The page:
2) Keep your mouth shut no matter what. When I am pissed off beyond any reason, it takes a herculean effort to keep my mouth shut. We all know that nothing good will come of speaking in this state; with a few short words, you can destroy years of friendship or trust, all because you didn’t think before you spoke. Speaking in the heat of the moment is the worse thing you can do. Picture this: you’ve screamed your lungs out to the other person and didn’t listen to anything they had to say, two minutes after you’ve spoken, you realised that you just broke up with your boyfriend, or you’ve said something horrible to your parents, or you’ve cut your best friend loose. Too fucking late now. The words are out, and sometimes, they can cut harsher than any blade can.

You can save yourself from a lot of grief if you just keep your mouth shut.

You can save yourself from a lot of grief if you just keep your mouth shut.

3) Think of something else. This is for all those who have trouble getting along with their parents. We all know the drill. You’re sitting on the sofa, and your mother/father is right up in your face screaming at you, while stabbing your chest with their finger… Now, I don’t know about you, but this is usually the trigger for me. I feel so undermined and violated, and can imagine myself transforming into the Hulk. To top this off, I have a very sensitive migraine trigger, so I can go to bed with a raging headache afterwards. Lucky me. The only thing that works for me, is choosing a spot in the room to stare at, and thinking of something else. Completely zone yourself out. Again, this will give you the chance to calm down and think about it, and let the other person blow off steam. But for the love of God, don’t act so unresponsive that they think you’ve fallen catatonic, or that you’re high/drunk/stoned.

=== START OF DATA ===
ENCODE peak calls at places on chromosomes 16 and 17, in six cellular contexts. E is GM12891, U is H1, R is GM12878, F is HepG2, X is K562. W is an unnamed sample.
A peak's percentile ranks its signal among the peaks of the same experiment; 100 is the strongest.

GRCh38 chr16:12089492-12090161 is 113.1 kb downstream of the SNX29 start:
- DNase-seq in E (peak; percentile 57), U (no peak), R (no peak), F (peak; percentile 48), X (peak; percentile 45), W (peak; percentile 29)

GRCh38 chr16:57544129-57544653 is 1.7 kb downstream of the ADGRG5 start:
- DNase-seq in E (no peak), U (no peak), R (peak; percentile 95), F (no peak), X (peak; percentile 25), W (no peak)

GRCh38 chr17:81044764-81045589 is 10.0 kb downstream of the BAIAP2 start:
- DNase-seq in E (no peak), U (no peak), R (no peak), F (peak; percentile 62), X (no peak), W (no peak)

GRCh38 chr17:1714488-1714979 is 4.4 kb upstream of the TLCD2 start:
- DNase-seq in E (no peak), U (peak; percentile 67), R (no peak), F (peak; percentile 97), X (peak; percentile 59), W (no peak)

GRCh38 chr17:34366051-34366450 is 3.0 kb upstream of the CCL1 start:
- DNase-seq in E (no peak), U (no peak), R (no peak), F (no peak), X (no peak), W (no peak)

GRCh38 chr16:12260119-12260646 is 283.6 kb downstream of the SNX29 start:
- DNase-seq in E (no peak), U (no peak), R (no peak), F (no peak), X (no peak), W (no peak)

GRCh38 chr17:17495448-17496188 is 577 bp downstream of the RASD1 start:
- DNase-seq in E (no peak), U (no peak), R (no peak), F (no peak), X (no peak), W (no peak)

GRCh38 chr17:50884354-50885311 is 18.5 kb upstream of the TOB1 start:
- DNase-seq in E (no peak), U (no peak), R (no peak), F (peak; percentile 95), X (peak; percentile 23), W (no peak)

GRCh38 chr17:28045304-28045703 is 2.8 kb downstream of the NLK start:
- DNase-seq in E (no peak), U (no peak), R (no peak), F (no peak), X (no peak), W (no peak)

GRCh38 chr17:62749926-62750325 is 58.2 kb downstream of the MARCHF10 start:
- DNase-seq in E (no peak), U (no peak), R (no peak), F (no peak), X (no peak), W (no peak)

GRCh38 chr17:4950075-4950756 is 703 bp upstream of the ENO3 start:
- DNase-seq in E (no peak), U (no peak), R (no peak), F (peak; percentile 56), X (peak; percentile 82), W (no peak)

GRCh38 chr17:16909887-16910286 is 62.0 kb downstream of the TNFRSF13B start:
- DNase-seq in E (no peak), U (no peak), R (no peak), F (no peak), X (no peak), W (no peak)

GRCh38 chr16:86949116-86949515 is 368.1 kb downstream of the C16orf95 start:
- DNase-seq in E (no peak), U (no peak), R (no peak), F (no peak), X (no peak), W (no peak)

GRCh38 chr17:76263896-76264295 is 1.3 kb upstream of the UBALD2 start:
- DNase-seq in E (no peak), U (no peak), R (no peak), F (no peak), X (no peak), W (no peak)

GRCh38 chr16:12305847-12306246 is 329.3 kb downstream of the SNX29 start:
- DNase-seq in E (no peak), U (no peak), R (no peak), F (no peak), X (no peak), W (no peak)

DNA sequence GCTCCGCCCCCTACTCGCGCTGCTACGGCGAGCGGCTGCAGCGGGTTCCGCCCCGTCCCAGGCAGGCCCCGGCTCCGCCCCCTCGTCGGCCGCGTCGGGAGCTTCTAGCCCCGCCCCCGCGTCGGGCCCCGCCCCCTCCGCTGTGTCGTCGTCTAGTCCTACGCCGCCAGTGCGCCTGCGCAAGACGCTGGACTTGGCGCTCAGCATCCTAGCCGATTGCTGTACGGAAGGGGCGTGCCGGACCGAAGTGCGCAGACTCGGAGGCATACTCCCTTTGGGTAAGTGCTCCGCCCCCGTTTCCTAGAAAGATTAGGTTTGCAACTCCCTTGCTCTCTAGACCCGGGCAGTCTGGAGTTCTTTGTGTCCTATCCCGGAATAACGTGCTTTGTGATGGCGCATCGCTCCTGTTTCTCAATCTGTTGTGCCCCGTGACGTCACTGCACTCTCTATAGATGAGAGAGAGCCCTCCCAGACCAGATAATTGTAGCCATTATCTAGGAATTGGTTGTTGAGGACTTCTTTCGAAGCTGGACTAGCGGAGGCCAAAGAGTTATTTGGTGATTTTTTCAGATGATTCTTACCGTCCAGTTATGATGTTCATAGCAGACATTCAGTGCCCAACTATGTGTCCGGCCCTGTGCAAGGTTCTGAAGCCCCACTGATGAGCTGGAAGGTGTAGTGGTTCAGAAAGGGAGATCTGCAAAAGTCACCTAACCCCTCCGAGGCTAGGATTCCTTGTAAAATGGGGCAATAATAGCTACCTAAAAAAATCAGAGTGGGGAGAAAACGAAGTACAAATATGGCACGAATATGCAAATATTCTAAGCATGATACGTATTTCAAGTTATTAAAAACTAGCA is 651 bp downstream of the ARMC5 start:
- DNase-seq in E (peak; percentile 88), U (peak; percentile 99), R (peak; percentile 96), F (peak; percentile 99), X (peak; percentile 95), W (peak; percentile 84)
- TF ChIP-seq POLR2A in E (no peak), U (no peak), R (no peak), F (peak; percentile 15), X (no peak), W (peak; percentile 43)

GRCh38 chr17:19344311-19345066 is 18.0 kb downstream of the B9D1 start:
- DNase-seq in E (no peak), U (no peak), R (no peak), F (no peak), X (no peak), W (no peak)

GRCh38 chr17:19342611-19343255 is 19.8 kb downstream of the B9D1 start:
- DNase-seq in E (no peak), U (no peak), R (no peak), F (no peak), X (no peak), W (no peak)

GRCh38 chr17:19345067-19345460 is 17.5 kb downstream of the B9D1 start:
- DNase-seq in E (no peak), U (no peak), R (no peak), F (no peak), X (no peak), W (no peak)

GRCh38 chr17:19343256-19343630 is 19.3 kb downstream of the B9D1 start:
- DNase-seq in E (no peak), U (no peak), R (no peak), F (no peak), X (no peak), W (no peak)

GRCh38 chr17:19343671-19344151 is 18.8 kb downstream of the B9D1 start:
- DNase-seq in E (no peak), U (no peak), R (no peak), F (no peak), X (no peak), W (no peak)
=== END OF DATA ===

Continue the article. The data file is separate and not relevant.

4) Just say sorry. This will sound stupid, but is probably the most effective. I walked into the kitchen the other day, and my grandma was sitting by the dining table, toying with her tea cup (that bastard again) and she had that I’ve-got-a-bone-to-pick-with-you look on her face. The kind of look and atmosphere that someone can just guess is the buildup before an argument. I was in no mood. ‘So I know what you did…’ and before she could even finish, I said, ‘sorry grandma.’ She looked at me for a few seconds, completely thrown off, blinked a couple of times and went, ‘…okay…’ END OF STORY. Sometimes, it is just that simple. Of course, it is a matter of pride. For those of your too stubborn and proud to apologise, this will be difficult for you, but in the long run, a whole lot less complicated too… your call. 

If you can't say it, leave a note instead.

If you can’t say it, leave a note instead.